Thursday, March 21, 2013

Mom's Stories Told in Six Words

In the 1920s Ernest Hemmingway was offered a bet. Write a full story in just six words. He won the bet with: “For Sale: baby shoes, never worn.”

A few years back, inspired by this story, Smith, an online magazine, challenged its readers to submit their life story in just six words.

Reader submissions poured in and before long, a collection of six-word memoirs was published. “Not Quite What I Was Planning” was full of poignant, funny, sad, and moving short – very short pieces. Smith published several more versions, which included the work of well known authors, artists, musicians, as well as unknown people. Some favorites: “MISSING: One backbone. Reward if found.” “Internal compass spinning, mid-life crash imminent.” “Love my cake. Eat it too.”

A new phenomenon was born. Soon everyone was trying to sum up their lives in just six words.

Can we be honest? The mother of the six-word memoir is, in fact, mothers. We have been speaking in six-word phrases since long before Ernest Hemmingway or Smith magazine. Somehow we missed our opportunity for a book deal.

Take for example, the time honored, “Don’t make me stop this car.” Or “Were you born in a barn?” Six words each.

It’s time we take the credit we’re due. Here’s a list of some of the six-word memoirs coined by moms. Each one stands alone as its own story. And together they are a collective story that mothers everywhere share:

Where did you last see it?

Put that down. Wash your hands.

Does anyone know how to flush?

Am I talking to a wall?

Did anyone feed the dog today?

I don’t care who started it.

No means no. Don’t ask again.

Who left the milk carton out?

Not until your laundry’s put away.

Let your brother play with you.

Santa won’t come until you’re asleep.

Clean up this mess. Right now!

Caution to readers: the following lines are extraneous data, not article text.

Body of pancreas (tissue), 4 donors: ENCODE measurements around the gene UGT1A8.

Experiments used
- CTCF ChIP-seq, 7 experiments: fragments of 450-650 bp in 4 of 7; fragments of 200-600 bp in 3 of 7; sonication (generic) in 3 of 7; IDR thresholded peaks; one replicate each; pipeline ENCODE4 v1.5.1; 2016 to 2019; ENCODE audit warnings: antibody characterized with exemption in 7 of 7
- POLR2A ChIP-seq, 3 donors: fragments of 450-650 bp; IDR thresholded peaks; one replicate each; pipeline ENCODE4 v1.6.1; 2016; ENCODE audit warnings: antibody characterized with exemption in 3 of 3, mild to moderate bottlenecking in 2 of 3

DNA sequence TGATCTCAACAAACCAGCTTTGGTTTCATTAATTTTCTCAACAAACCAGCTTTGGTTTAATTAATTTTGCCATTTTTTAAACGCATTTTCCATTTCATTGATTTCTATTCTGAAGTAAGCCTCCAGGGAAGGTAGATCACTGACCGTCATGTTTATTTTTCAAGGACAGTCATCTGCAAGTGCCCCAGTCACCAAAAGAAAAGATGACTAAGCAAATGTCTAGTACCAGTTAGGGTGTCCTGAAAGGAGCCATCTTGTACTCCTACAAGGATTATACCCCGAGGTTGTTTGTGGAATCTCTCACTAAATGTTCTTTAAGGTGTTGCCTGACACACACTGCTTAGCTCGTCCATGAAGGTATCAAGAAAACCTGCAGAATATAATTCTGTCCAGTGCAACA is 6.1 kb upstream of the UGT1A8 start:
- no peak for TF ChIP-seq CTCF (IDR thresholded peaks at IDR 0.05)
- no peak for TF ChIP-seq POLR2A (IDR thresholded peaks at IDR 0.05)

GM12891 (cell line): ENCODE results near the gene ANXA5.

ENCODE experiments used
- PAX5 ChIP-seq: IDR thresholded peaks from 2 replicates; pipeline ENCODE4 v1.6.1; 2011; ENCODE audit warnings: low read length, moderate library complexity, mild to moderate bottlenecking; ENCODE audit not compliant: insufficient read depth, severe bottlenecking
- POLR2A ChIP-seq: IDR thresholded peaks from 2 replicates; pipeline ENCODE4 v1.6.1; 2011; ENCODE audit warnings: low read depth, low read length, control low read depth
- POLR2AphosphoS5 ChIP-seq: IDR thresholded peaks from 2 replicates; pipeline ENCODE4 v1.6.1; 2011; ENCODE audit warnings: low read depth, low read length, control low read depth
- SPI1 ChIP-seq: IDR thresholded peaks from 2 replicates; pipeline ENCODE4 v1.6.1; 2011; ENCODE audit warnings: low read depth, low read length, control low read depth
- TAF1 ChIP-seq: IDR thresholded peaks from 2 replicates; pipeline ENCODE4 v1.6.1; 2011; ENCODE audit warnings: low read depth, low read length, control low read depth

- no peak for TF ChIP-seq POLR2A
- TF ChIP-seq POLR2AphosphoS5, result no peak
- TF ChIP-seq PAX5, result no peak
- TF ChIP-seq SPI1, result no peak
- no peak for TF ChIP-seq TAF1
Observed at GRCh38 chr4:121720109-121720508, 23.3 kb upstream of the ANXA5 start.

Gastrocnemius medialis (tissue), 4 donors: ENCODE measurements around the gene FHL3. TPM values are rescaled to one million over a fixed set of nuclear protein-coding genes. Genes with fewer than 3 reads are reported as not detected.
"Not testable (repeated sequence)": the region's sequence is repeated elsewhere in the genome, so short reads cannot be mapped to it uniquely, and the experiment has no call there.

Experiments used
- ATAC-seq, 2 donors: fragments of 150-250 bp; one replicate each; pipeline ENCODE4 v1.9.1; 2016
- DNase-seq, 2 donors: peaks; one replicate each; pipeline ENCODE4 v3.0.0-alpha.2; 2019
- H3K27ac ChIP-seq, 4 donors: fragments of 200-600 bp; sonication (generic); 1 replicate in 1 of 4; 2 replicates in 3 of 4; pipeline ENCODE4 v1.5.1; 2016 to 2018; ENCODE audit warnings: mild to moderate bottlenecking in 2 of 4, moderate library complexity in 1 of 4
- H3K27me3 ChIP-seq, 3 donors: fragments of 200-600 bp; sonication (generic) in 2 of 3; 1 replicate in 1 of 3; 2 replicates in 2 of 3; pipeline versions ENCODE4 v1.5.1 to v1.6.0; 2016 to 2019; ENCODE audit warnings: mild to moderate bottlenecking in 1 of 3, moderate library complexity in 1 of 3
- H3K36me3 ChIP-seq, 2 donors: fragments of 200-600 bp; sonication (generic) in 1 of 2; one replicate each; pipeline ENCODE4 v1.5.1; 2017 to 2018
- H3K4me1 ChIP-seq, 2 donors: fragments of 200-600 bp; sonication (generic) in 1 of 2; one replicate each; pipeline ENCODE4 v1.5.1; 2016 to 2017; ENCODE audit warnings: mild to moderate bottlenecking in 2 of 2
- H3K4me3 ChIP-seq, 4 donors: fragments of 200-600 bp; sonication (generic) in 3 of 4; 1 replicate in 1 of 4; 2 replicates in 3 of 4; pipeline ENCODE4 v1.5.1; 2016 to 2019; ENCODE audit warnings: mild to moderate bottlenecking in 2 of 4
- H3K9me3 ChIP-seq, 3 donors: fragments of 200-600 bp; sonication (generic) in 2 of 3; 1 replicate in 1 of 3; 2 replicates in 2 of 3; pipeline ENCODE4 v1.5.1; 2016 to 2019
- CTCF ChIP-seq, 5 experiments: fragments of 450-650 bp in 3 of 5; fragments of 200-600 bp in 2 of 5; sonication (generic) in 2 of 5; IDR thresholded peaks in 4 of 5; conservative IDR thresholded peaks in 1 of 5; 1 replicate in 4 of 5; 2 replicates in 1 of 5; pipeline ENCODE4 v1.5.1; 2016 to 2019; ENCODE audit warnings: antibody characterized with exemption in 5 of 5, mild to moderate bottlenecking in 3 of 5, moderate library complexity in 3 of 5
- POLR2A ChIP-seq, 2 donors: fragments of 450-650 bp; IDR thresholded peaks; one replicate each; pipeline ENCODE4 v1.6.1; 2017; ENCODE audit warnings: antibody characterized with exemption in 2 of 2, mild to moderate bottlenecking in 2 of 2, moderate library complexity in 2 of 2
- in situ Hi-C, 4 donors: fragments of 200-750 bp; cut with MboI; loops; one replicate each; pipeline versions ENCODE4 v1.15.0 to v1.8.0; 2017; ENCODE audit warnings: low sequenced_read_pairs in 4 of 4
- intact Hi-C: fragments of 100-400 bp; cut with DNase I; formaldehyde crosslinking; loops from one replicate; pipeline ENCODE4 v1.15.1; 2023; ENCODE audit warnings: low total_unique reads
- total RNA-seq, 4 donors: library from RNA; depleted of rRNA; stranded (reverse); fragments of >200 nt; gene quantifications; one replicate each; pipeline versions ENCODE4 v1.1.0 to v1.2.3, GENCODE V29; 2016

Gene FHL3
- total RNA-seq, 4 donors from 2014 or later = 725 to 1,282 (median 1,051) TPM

Find a different place to sit.

(from an email sent to me by Claire).

Monday, March 18, 2013

Book Review: The Full Armor of God by Larry Richards

Spiritual Warfare: Practical Help Without the Drama

Spiritual Warfare is one of those topics that may seem *far out* to the materialist, and not correct to those who believe in white magic. However, Christianity describes an unseen battleground between angels and fallen angels whose fallout splashes onto us, the humans. While we can't see this spiritual warfare, we are a target for attack.

Richards' book, The Full Armor of God, is a practical guide to combating spiritual warfare. He describes how, in the first century, Ephesus was a central city for spiritual warfare because of its famed temple to Diana (Artemis) and consequent Diana-related commerce. Paul wrote to the Ephesians and in 6:11-17 describes *the full armor of God* using the metaphor of a Roman soldier to describe how we humans may defend against spiritual attacks.

Richards articulately goes through the metaphor of each piece of armor (helmet of salvation, shield of faith, sandals of peace, breastplate of righteousness, belt of truth, sword of the Spirit) to explain how each of these metaphors can be a spiritual defense from spiritual attack. Spiritual attack may not look like what we think, either: it is often simply discouragement or disinterest to the things of God, rather than an out-and-out obvious event. We are vulnerable to *demonization* (harassment by demons) by believing lies: we are worthless, we are guilty, and these lies are more easy to believe in company with anger, bitterness, or unforgiveness. Richards' book addresses how to combat these negative thought patterns to be able to receive the *true* values of God. Exercises at the end of each chapter practically focus the reader to address these issues.

This book also contains two appendices: Christian Counseling and Evil; and "Live Free" Support Group Lesson Plans. The lesson plans are helpful for small group study.